Wednesday, April 02, 2008
Obscurity of the Day: Ambler
In 1972 the Chicago Tribune was in the first stages of a bloodbath on the comics page. In 1972-73 they dumped Terry and the Pirates, Smokey Stover, Little Joe, Smilin' Jack, Aggie Mack and other funny page veterans. These strips were put out to pasture as a crop of new hip replacements were tried out (and I'm truly sorry for that pun, it just slipped out).
Among the new crop of with-it comics was Doug Wildey's Ambler. The titular hero was a successful folk singer who spent his time drifting around the country righting wrongs and helping those in need. Try to imagine a combination of Easy Rider and Mary Worth and you'll have Ambler pegged. The stories are utterly silly, earnestly trying to capture the flavor of youth in a comic strip penned by a middle-aged man -- a bad idea that was executed over and over in the 60s and 70s.
Ambler is certainly no classic, but the Doug Wildey art at least makes the feature quite pleasing to behold. For an excellent capsule bio of Wildey see this site. In a rare case of critical myopia, Ron Goulart in The Funnies says "Wildey, not a first rate illustrator, relied heavily on photo swipes for many of his panels. His far from masterly inking gave Ambler a muddy, blurred appearance." Wildey did use photo references, of course (how many illustrators don't?) but there's nothing muddy about the strip that isn't due to bad newspaper printing. Wildey was experimenting with the use of a lot of tone in the strips, but when decently printed these strips really stand out as a cut above the other straight continuity strips.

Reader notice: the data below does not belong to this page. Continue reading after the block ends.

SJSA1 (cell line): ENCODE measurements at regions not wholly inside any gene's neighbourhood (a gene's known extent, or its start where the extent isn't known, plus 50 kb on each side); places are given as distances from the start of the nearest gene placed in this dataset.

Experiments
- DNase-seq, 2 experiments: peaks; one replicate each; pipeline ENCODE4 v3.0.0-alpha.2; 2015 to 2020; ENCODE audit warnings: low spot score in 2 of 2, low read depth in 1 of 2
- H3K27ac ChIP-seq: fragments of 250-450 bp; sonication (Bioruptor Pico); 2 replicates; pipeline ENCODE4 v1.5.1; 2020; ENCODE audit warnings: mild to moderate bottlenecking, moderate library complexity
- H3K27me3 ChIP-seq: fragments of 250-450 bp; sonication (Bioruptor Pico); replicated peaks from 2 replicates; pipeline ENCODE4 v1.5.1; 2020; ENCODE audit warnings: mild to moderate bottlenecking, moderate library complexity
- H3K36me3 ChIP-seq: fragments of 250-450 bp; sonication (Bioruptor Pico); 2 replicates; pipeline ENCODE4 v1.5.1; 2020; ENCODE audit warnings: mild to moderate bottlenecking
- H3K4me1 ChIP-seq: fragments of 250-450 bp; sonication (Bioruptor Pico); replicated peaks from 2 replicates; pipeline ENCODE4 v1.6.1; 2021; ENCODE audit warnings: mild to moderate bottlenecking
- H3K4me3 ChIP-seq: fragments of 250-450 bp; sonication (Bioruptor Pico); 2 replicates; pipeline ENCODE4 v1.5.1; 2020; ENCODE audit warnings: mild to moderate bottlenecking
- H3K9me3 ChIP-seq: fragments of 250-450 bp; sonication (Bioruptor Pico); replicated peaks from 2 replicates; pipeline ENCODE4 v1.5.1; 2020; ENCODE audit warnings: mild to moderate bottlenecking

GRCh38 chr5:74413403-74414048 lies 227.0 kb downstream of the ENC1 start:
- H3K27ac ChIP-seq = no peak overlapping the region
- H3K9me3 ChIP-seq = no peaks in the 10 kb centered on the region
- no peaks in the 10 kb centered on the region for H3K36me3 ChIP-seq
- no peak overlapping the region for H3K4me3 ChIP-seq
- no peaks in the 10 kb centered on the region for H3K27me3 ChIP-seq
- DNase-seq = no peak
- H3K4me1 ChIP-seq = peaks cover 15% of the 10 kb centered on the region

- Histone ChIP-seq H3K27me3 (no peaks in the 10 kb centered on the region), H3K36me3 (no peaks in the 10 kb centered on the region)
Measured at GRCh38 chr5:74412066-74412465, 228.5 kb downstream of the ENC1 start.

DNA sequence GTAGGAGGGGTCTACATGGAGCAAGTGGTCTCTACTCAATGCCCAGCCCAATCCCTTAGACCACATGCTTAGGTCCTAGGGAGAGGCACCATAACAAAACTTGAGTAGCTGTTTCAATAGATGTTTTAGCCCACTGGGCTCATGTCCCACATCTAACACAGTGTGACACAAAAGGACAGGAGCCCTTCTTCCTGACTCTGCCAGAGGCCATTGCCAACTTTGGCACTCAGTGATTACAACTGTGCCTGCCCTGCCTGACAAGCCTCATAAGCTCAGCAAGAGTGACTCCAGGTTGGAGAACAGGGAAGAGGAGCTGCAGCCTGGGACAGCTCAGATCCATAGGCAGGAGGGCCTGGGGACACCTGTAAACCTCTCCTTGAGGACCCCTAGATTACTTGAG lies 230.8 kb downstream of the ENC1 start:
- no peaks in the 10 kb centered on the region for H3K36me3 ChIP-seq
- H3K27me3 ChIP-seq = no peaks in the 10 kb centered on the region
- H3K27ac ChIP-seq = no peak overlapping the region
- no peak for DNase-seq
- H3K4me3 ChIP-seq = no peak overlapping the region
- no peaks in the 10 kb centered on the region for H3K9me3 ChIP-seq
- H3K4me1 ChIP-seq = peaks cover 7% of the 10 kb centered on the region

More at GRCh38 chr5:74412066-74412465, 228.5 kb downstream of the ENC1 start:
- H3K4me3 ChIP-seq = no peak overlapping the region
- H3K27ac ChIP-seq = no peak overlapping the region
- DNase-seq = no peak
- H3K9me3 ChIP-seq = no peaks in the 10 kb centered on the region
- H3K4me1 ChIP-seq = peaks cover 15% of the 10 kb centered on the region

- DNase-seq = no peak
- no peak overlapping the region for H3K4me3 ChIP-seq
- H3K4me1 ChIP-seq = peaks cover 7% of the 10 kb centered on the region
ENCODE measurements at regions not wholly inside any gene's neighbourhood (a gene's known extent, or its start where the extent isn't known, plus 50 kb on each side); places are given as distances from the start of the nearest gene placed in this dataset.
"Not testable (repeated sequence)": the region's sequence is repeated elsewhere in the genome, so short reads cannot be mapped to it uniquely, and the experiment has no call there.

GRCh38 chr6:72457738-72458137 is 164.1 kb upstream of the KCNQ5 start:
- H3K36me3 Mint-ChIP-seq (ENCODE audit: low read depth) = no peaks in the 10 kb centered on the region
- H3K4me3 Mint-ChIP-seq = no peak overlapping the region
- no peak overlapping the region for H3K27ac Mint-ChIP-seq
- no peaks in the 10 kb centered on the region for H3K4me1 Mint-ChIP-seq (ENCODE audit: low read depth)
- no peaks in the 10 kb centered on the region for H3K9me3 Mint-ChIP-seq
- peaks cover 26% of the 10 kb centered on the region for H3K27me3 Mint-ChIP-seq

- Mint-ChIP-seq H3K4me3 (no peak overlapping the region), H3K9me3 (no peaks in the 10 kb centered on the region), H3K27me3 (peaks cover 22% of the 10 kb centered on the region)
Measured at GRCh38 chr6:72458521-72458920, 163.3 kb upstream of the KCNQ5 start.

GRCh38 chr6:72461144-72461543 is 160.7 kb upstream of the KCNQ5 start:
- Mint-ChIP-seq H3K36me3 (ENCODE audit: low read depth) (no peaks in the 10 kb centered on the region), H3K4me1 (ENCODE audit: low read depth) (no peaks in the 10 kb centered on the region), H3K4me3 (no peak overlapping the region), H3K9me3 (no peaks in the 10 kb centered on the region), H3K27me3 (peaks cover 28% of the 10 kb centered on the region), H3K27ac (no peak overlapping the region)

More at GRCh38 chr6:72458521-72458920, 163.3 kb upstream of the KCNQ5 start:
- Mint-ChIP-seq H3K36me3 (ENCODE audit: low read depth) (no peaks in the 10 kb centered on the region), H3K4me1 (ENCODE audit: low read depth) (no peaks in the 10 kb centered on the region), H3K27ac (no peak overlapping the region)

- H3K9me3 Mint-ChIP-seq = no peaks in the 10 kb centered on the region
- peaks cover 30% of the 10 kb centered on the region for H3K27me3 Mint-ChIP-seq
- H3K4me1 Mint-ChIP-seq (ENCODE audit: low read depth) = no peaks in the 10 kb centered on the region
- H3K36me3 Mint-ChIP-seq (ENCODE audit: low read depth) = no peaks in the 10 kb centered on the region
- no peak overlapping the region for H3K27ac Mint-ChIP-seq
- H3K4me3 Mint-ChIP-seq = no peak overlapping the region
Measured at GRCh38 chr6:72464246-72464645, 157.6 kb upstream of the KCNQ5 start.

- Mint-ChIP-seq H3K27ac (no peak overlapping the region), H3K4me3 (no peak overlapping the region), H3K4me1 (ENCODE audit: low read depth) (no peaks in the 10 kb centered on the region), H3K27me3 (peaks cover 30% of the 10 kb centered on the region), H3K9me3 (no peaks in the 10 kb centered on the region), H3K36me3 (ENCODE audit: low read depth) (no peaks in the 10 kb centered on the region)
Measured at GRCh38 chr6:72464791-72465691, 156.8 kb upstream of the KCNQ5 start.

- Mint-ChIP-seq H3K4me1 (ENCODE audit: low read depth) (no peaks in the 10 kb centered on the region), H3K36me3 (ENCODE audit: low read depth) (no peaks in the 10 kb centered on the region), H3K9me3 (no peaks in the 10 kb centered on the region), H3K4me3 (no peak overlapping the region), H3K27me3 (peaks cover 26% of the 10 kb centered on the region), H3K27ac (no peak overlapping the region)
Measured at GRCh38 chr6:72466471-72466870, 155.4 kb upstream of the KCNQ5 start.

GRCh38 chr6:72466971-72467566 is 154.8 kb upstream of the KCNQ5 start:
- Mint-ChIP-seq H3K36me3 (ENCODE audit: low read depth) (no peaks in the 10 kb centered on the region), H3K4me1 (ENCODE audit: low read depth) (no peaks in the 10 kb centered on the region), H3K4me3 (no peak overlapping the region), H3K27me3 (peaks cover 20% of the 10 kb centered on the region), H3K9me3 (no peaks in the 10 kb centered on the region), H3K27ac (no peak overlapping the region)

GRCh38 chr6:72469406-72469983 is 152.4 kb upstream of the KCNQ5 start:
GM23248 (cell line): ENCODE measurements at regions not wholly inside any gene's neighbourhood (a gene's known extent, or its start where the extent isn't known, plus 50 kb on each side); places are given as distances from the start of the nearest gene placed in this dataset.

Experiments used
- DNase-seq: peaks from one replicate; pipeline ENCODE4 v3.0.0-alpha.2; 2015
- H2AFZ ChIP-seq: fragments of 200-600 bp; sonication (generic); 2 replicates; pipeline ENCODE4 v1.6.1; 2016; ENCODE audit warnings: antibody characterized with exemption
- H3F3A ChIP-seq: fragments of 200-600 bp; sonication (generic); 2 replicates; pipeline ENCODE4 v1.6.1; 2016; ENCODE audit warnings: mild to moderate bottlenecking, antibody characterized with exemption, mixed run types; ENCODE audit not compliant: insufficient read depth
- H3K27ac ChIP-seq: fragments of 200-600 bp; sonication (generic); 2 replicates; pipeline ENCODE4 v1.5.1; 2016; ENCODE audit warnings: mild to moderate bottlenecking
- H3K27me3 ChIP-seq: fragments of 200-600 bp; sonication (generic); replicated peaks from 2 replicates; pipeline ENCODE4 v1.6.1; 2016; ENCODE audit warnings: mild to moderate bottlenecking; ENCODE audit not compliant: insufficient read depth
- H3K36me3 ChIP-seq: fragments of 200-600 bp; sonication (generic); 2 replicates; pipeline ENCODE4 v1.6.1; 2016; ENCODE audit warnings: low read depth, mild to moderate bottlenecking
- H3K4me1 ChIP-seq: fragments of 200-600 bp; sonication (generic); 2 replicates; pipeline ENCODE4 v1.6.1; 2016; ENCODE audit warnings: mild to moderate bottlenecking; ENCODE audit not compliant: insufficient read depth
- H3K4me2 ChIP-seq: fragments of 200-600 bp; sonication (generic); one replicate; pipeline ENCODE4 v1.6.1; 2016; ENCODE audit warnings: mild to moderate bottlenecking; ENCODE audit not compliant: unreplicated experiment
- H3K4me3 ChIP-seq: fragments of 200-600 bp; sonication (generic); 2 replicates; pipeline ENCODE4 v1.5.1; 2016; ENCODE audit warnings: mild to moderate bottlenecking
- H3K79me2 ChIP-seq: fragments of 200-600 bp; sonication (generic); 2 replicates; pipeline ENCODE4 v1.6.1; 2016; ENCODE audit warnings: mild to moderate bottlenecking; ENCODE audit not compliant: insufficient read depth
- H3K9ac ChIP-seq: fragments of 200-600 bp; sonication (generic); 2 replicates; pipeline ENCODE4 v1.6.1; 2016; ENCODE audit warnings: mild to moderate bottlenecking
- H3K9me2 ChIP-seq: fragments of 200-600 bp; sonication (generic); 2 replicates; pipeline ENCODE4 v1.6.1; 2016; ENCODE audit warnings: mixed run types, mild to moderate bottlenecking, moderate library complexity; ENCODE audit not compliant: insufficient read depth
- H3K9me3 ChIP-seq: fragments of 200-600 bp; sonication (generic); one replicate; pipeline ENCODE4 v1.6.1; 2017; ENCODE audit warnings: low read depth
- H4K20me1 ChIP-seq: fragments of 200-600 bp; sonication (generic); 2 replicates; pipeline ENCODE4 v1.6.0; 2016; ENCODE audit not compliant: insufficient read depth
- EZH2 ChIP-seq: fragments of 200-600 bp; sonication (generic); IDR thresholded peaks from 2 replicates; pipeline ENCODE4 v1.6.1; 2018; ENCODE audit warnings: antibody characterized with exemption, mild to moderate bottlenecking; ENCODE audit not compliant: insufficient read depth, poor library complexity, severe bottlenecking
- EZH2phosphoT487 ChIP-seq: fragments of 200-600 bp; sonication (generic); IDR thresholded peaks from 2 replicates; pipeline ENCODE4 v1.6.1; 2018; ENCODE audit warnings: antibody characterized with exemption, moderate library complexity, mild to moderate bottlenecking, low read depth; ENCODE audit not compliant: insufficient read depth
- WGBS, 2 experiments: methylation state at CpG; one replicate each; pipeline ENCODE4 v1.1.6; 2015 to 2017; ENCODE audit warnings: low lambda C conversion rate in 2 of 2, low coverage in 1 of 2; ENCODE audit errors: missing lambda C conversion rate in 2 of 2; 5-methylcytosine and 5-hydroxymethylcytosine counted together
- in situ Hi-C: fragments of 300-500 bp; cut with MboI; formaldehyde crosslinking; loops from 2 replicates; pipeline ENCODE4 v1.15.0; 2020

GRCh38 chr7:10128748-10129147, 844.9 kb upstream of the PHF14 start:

The strip ambled out of the starting blocks on October 16 1972 as a daily strip, with the Sunday apparently added a month later, on November 19. It never caught on at all with newspaper editors and just squeaked past its first birthday. Ambler became roadkill on December 29 1973 with the final Sunday on December 23.
Adventure Feature Syndicate tried to resyndicate the feature to newspapers in 1994 but there was, not too surprisingly, little interest in running a badly dated hippie strip 20 years after the fact.
For me this strip failed for two reasons and the first was almost all the action drama strips were getting the heave-ho (readers were apparently too cynically fashionable to read "lame" strips like Prince Valiant or Buzz Sawyer, two strips repeatedly known for quality but had low numbers of readers and saved far longer than others because of their legacy status). Also, while some of this seems dated today it had dialog and story plots that were similar to any number of good television serial action shows from Hawaii 5-0 to The Rockford Files.
So, I'll have to disagree with the clever denouncements. I read Ambler along with Doonsebury and Dondi and others and enjoyed it quite it bit.
And when compared to the large number of comic strips today that are witless drivel this was very entertaining and gorgeous.
As for the "swipes" that are attributed to Wildey's art, well, I don't expect the critics to get this but as an artist I know how photo references help to cut down the time required to draw new characters from scratch and it also keeps the work from looking exactly the same every week. While other artists pride themselves on their lack of "swiping" they also have a short list of characterizations to deploy. After a couple of months their character reference style's been used up so the new character in their strip has the same face as the last guy but with different hair, nose, wears glasses, etc. That works but it gets boring, especially in comic strips.